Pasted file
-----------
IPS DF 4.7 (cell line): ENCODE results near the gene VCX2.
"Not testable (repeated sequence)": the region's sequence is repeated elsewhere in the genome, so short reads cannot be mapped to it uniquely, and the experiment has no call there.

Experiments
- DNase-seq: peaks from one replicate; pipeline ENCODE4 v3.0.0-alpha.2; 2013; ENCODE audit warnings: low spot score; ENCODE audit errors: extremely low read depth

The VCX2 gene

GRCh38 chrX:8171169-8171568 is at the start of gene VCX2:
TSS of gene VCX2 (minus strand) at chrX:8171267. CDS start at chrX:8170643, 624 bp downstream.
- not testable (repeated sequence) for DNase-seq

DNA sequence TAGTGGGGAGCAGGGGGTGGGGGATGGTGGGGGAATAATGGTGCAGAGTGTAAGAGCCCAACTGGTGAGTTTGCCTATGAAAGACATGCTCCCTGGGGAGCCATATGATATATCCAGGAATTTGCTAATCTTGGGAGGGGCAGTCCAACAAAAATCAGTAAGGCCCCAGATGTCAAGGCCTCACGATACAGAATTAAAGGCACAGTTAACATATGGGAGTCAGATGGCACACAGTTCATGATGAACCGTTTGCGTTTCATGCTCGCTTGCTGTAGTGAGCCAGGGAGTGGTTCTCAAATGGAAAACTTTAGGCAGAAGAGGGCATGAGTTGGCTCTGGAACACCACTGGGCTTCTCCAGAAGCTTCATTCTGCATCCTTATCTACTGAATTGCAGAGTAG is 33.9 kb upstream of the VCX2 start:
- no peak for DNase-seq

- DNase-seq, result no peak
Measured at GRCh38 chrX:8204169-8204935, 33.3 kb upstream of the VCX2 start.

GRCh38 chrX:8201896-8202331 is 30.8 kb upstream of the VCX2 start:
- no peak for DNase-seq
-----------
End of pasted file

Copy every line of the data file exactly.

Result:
IPS DF 4.7 (cell line): ENCODE results near the gene VCX2.
"Not testable (repeated sequence)": the region's sequence is repeated elsewhere in the genome, so short reads cannot be mapped to it uniquely, and the experiment has no call there.

Experiments
- DNase-seq: peaks from one replicate; pipeline ENCODE4 v3.0.0-alpha.2; 2013; ENCODE audit warnings: low spot score; ENCODE audit errors: extremely low read depth

The VCX2 gene

GRCh38 chrX:8171169-8171568 is at the start of gene VCX2:
TSS of gene VCX2 (minus strand) at chrX:8171267. CDS start at chrX:8170643, 624 bp downstream.
- not testable (repeated sequence) for DNase-seq

DNA sequence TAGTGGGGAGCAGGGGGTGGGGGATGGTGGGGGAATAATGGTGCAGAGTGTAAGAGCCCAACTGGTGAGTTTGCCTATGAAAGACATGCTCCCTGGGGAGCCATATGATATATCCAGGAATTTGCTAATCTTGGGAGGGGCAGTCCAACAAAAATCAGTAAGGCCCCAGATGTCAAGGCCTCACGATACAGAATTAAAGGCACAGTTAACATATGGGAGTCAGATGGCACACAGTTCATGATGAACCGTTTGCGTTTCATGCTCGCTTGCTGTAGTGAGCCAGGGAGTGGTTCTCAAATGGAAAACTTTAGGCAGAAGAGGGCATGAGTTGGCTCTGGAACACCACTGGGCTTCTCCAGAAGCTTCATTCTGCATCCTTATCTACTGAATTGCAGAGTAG is 33.9 kb upstream of the VCX2 start:
- no peak for DNase-seq

- DNase-seq, result no peak
Measured at GRCh38 chrX:8204169-8204935, 33.3 kb upstream of the VCX2 start.

GRCh38 chrX:8201896-8202331 is 30.8 kb upstream of the VCX2 start:
- no peak for DNase-seq